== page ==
The DOJ Tax press release is here (I just cut and paste for now and will link it later; bold facing in the body of the release is provided by me):
COURT AUTHORIZES IRS TO ISSUE SUMMONSES FOR RECORDS
RELATING TO U.S. TAXPAYERS WITH OFFSHORE BANK ACCOUNTS
Five Banks Directed to Produce Records for Accountsat Zurcher Kantonalbank, The Bank ofN.T. Butterfield & Son Limited and Affiliates
TUESDAY, NOVEMBER 12, 2013
WASHINGTON -- U.S. District Judge Kimba M. Wood of the Southern District of New York entered an order on Nov. 7, 2013, authorizing the IRS to issue summonses requiring Bank of New York Mellon (Mellon) and Citibank NA (Citibank) to produce information about U.S. taxpayers who may be evading or have evaded federal taxes by holding interests in undisclosed accounts at Zurcher Kantonalbank and its affiliates (collectively, ZKB) in Switzerland; and U.S. District Judge Richard M. Berman of the Southern District of New York entered an order today authorizing the IRS to issue summonses requiring Mellon, Citibank, JPMorgan Chase Bank NA (JPMorgan), HSBC Bank USA NA (HSBC), and Bank of America NA (Bank of America) to produce similar information in connection with undisclosed accounts at The Bank of N.T. Butterfield & Son Limited and its affiliates (collectively, Butterfield) in the Bahamas, Barbados, Cayman Islands, Guernsey, Hong Kong, Malta, Switzerland, and the United Kingdom. U.S. Attorney for the Southern District of New York Preet Bharara, Assistant Attorney General for the Justice Department's Tax Division Kathryn Keneally, and Acting Commissioner of the Internal Revenue Service (IRS) Danny Werfel made the announcement today.
In these actions, the Court granted the IRS permission to serve what are known as "John Doe" summonses on Mellon, Citibank, JPMorgan, HSBC, and Bank of America. The IRS uses John Doe summonses to obtain information about possible tax fraud by individuals whose identities are unknown. The John Doe summonses approved today direct these five banks to produce records identifying U.S. taxpayers with accounts at ZKB, Butterfield and their affiliates, including other foreign banks that used ZKB and Butterfield's U.S. correspondent accounts at Mellon, Citibank, JPMorgan, HSBC, and Bank of America to service U.S. clients.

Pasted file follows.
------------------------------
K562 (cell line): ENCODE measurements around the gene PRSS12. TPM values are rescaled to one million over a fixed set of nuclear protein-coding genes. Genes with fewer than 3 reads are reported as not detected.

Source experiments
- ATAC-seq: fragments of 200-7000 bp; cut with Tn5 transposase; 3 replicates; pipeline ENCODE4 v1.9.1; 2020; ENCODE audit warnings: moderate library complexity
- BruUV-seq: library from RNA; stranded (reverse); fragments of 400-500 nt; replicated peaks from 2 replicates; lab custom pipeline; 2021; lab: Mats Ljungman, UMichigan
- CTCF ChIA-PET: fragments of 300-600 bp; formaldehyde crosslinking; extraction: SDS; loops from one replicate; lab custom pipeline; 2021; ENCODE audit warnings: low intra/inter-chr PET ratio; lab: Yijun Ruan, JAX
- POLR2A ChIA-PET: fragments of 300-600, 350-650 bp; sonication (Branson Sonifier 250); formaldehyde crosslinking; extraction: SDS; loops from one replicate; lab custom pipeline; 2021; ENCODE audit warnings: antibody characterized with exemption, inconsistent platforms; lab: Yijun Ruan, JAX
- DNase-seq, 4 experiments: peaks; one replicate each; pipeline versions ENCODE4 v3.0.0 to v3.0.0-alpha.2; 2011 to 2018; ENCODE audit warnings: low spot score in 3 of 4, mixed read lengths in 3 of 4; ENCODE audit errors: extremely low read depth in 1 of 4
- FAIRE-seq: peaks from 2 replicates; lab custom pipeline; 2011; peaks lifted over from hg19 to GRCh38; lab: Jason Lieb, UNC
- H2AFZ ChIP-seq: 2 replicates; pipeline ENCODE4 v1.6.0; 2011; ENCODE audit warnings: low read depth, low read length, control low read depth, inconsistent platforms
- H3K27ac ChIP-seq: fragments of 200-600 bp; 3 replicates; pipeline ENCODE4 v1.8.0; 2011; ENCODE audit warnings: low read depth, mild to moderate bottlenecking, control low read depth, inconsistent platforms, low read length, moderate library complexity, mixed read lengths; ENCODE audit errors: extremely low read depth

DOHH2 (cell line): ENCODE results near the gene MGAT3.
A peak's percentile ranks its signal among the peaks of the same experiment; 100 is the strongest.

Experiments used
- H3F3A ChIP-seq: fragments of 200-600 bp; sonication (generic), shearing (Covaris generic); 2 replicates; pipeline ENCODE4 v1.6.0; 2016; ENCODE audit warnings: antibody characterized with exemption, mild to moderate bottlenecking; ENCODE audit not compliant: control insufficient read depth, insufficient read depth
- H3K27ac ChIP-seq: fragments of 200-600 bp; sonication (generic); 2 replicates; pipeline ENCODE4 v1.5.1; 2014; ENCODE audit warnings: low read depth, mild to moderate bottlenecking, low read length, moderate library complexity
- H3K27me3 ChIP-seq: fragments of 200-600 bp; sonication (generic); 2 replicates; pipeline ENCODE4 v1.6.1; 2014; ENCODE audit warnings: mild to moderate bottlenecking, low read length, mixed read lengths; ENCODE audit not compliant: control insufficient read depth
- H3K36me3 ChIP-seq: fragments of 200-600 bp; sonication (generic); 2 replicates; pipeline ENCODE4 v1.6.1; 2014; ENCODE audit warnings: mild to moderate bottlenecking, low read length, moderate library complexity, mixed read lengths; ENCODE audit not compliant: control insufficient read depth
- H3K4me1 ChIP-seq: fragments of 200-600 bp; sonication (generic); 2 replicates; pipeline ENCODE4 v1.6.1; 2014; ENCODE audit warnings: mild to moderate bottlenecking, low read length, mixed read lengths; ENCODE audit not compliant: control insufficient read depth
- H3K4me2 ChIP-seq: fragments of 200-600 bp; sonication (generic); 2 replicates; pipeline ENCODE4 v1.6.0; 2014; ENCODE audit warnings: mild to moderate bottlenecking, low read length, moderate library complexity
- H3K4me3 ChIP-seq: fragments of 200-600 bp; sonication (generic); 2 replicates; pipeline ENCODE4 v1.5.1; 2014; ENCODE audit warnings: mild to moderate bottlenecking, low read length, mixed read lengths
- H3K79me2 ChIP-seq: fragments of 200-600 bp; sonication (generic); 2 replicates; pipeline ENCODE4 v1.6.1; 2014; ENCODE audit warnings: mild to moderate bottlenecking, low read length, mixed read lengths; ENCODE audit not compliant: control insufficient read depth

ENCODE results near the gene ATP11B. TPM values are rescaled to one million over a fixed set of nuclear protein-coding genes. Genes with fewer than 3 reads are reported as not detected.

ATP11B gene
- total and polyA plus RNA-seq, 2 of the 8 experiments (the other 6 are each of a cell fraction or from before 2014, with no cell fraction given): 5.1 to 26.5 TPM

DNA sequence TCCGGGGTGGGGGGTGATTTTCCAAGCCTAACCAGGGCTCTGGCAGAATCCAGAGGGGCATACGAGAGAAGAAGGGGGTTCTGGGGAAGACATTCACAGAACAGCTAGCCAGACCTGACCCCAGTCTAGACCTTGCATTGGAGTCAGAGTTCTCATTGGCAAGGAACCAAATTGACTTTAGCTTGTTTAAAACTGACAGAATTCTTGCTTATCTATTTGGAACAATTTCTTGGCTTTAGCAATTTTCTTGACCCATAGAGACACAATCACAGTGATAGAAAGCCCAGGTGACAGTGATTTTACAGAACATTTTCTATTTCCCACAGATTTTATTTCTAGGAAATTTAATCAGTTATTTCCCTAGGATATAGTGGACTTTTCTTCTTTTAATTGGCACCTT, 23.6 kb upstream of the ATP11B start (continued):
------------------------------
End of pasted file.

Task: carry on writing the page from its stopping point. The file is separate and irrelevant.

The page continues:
"These cases once again demonstrate the department's resolve to uncover and identify taxpayers who tried to hide money overseas as a way to avoid federal taxes," said Assistant Attorney General Keneally. "These John Doe summonses will provide information about individuals using financial institutions from Switzerland to the Cayman Islands to Hong Kong to avoid their U.S. tax obligations. U.S. taxpayers still holding accounts who have not come clean should come forward and do the right thing before it's too late."
"Today's action show that the use of foreign banks for tax evasion remains a high investigative priority of this office and U.S. citizens should understand that loud and clear," said U.S. Attorney Bharara. "By issuing these John Doe summonses, we continue our joint efforts with the IRS to identify and hold accountable those who try to evade their legal responsibility to pay taxes."
"International issues remain a major focus for the IRS, and we are continuing our efforts to fight tax evaders who use offshore accounts to skirt the law," said IRS Acting Commissioner Werfel. "These John Doe summonses for correspondent account records show our determination to pursue evaders using offshore accounts, even if the person hiding money overseas chooses a bank that has no offices on U.S. soil."
IRS Offshore Voluntary Disclosure programs and initiatives enable U.S. taxpayers to resolve their tax liabilities and minimize their chances of criminal prosecution by voluntarily disclosing previously undisclosed foreign accounts and income. To date, U.S. taxpayers have identified 371 previously undisclosed accounts at ZKB and 81 such accounts at Butterfield. In addition, a number of U.S. taxpayers with beneficial ownership and control over funds held in accounts at ZKB and Butterfield have admitted failing to report income earned from their offshore accounts on their federal tax returns. The IRS has reason to believe that other U.S. taxpayers who held or presently hold similar accounts at ZKB, Butterfield, and their affiliates have done the same in violation of federal tax law. In December 2012, three employees of ZKB were indicted for conspiring with U.S. taxpayers and others to hide at least $423 million from the IRS in secret Swiss bank accounts.
One take away from this is the taxpayers who have not yet implement an effective strategy to resolve the problem should proceed promptly as this tidal wave washes over the world of banking. This juggernaut is not likely to slow down anytime soon.